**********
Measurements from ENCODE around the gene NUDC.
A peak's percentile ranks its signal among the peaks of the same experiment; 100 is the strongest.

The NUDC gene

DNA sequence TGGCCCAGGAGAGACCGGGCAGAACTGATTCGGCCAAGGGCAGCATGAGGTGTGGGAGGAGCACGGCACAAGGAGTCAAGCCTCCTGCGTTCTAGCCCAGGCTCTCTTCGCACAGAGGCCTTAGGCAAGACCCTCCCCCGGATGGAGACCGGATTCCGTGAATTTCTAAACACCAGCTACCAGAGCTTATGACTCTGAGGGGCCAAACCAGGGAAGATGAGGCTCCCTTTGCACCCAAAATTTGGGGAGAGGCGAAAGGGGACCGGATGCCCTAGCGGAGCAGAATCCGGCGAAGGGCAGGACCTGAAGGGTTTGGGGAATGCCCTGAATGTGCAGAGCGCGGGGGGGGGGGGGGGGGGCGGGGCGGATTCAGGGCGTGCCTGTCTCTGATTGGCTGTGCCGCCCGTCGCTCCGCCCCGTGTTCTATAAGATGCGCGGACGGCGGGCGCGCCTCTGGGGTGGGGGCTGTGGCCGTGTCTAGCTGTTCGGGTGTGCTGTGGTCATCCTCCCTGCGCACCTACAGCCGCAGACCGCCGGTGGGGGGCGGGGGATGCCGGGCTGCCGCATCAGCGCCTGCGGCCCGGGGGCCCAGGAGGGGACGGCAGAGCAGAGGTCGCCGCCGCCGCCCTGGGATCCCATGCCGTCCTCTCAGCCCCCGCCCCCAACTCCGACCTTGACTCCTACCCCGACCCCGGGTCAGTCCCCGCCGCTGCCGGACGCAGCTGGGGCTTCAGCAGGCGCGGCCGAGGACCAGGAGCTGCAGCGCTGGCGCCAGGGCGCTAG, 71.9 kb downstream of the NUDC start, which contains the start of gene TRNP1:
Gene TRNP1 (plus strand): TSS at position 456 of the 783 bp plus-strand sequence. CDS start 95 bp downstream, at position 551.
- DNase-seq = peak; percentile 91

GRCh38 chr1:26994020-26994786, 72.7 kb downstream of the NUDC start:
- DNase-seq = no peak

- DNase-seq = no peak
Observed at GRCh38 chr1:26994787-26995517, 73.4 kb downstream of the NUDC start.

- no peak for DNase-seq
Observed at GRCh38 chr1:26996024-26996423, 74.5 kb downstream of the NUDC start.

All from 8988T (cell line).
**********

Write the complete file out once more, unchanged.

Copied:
Measurements from ENCODE around the gene NUDC.
A peak's percentile ranks its signal among the peaks of the same experiment; 100 is the strongest.

The NUDC gene

DNA sequence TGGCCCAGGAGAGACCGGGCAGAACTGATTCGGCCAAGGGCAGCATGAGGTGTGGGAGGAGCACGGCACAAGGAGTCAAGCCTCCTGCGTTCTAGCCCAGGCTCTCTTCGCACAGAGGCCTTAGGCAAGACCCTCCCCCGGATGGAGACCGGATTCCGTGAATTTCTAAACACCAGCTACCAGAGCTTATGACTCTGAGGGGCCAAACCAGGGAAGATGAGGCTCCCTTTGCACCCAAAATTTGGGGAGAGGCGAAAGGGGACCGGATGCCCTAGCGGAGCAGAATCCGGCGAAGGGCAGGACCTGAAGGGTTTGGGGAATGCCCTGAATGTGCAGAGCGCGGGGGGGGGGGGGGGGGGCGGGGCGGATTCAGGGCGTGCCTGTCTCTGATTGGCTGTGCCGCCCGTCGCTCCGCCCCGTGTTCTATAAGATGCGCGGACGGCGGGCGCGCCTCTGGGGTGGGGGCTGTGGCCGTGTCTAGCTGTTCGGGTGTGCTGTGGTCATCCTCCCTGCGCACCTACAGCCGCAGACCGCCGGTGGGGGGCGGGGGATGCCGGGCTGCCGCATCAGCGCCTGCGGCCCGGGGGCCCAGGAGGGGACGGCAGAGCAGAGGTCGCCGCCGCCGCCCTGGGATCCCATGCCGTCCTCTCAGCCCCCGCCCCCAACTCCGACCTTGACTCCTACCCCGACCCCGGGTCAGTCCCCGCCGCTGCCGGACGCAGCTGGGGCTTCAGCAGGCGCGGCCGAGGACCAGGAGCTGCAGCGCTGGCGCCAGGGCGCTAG, 71.9 kb downstream of the NUDC start, which contains the start of gene TRNP1:
Gene TRNP1 (plus strand): TSS at position 456 of the 783 bp plus-strand sequence. CDS start 95 bp downstream, at position 551.
- DNase-seq = peak; percentile 91

GRCh38 chr1:26994020-26994786, 72.7 kb downstream of the NUDC start:
- DNase-seq = no peak

- DNase-seq = no peak
Observed at GRCh38 chr1:26994787-26995517, 73.4 kb downstream of the NUDC start.

- no peak for DNase-seq
Observed at GRCh38 chr1:26996024-26996423, 74.5 kb downstream of the NUDC start.

All from 8988T (cell line).